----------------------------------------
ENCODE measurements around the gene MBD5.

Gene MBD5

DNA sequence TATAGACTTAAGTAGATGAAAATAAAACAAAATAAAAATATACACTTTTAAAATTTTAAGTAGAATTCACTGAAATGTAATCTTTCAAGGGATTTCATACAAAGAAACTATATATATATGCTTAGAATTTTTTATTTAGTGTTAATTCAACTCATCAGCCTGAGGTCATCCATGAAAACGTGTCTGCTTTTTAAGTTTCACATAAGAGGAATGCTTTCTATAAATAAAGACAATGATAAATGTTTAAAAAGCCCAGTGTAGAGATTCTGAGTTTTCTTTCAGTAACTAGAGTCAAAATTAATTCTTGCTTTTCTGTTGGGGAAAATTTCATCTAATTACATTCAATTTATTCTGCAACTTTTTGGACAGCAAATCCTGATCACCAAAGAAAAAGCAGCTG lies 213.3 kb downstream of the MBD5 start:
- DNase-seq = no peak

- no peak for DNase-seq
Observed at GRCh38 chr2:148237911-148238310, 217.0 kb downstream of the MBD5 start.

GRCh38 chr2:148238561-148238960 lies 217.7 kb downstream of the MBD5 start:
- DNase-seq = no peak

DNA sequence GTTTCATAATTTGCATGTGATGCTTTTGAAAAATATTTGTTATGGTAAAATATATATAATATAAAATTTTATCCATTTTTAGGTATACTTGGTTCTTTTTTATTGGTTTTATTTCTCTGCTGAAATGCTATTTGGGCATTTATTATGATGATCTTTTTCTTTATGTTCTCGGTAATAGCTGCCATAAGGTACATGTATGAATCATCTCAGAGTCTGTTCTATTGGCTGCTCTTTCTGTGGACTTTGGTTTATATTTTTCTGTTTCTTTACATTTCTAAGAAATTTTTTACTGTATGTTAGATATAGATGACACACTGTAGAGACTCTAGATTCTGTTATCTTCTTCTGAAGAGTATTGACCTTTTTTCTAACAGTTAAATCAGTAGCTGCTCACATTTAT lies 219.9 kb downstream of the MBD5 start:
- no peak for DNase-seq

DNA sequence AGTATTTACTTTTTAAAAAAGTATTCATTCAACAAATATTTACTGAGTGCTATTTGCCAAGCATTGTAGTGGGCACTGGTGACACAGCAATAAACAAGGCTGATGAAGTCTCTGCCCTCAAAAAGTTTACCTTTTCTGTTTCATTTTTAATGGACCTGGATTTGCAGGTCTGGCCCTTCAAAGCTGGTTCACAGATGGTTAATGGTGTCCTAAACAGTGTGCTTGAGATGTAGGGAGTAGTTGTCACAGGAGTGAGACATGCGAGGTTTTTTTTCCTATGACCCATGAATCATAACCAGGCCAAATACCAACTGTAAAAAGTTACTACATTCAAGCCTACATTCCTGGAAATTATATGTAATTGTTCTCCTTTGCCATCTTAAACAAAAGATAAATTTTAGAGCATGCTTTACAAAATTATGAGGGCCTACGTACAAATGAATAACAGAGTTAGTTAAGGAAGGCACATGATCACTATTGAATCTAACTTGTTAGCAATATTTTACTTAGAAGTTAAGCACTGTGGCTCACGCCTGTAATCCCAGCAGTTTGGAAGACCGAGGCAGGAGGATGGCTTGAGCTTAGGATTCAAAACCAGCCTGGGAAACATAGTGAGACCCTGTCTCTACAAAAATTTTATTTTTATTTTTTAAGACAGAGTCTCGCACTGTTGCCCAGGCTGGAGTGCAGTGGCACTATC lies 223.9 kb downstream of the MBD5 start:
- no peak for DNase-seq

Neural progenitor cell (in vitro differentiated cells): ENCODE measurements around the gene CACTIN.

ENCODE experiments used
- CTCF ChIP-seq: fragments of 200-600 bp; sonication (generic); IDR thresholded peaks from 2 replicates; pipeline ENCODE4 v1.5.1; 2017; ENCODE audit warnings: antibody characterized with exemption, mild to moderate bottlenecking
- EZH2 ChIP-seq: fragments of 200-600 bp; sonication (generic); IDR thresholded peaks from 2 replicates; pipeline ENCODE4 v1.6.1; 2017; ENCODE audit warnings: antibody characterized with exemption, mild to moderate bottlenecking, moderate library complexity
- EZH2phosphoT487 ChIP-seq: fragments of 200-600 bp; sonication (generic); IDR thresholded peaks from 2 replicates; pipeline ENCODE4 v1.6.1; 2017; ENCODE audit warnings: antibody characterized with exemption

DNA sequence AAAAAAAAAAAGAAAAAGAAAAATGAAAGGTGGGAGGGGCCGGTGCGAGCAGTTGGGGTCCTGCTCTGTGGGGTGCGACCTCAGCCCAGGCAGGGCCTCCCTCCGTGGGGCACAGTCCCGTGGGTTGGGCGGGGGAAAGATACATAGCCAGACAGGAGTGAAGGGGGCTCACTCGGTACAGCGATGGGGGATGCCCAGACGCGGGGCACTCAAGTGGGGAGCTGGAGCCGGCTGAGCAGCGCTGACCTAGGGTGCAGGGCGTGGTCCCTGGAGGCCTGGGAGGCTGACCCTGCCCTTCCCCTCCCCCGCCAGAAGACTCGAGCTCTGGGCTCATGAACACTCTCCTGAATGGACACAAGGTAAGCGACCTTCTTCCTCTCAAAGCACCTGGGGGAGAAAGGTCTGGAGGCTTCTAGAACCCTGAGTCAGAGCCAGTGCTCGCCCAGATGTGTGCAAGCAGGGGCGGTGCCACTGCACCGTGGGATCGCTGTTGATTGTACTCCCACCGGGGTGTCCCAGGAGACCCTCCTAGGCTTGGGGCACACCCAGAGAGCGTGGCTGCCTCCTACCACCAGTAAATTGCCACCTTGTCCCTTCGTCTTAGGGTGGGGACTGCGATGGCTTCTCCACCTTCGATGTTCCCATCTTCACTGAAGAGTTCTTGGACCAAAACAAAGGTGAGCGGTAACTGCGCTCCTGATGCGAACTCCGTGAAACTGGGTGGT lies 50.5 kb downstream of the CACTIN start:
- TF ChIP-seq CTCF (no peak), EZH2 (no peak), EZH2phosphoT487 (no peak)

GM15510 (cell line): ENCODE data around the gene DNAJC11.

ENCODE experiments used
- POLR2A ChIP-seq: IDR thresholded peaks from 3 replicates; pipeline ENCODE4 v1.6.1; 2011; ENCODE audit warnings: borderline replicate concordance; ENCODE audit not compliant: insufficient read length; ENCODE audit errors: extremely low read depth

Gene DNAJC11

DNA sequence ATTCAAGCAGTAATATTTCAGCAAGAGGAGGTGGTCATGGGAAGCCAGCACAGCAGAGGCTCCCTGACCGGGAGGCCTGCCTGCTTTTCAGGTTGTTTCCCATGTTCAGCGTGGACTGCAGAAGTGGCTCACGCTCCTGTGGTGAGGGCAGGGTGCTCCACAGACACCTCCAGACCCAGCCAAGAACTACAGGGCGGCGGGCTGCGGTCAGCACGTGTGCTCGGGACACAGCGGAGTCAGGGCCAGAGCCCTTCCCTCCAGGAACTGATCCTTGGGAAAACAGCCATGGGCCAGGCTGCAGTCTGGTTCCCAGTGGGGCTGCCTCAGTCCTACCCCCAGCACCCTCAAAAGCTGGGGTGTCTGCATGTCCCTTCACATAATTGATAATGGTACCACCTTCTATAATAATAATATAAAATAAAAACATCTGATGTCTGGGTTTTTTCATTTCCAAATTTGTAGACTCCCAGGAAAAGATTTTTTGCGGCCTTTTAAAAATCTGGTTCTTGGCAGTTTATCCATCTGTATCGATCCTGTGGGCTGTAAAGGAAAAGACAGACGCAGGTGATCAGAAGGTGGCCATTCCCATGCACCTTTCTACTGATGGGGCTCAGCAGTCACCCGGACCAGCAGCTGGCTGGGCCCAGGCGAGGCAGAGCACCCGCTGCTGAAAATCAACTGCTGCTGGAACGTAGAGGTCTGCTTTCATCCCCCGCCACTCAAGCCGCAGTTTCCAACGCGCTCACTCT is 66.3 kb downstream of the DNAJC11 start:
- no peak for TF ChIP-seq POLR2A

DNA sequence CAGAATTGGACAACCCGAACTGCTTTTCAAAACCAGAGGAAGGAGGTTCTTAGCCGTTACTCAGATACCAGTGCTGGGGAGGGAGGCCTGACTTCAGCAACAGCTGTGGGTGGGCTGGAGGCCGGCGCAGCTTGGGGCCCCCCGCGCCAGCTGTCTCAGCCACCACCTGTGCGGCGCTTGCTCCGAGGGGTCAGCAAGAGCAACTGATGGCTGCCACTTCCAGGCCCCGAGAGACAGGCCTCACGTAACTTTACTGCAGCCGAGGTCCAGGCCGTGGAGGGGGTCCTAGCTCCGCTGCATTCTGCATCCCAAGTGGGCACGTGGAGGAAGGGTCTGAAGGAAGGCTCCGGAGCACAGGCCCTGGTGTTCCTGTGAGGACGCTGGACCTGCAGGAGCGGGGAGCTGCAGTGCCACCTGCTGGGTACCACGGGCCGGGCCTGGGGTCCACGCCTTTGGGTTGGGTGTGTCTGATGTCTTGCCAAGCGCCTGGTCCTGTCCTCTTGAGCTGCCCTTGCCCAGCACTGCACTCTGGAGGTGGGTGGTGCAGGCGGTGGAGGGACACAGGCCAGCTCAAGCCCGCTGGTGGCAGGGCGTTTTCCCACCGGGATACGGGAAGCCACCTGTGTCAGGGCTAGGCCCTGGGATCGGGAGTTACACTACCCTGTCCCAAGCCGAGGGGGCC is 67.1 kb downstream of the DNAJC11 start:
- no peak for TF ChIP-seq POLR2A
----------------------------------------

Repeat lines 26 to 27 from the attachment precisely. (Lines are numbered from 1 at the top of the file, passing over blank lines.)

DNA sequence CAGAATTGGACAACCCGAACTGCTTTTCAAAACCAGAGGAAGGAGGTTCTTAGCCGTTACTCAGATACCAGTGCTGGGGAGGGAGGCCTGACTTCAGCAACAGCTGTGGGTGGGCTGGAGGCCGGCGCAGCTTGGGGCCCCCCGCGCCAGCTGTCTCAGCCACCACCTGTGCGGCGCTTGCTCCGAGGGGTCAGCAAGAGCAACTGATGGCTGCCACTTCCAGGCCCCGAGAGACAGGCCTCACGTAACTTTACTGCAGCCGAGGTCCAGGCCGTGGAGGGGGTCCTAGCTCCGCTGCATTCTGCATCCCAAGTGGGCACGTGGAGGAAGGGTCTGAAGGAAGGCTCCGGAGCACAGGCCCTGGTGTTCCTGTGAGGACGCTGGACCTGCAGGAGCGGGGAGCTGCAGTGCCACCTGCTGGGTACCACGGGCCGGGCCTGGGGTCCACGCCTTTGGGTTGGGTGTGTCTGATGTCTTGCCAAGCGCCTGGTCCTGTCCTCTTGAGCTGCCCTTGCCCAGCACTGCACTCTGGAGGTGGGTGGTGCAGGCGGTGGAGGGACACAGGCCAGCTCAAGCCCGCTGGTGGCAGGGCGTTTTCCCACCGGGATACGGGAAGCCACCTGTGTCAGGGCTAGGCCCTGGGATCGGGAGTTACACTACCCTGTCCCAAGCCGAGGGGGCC is 67.1 kb downstream of the DNAJC11 start:
- no peak for TF ChIP-seq POLR2A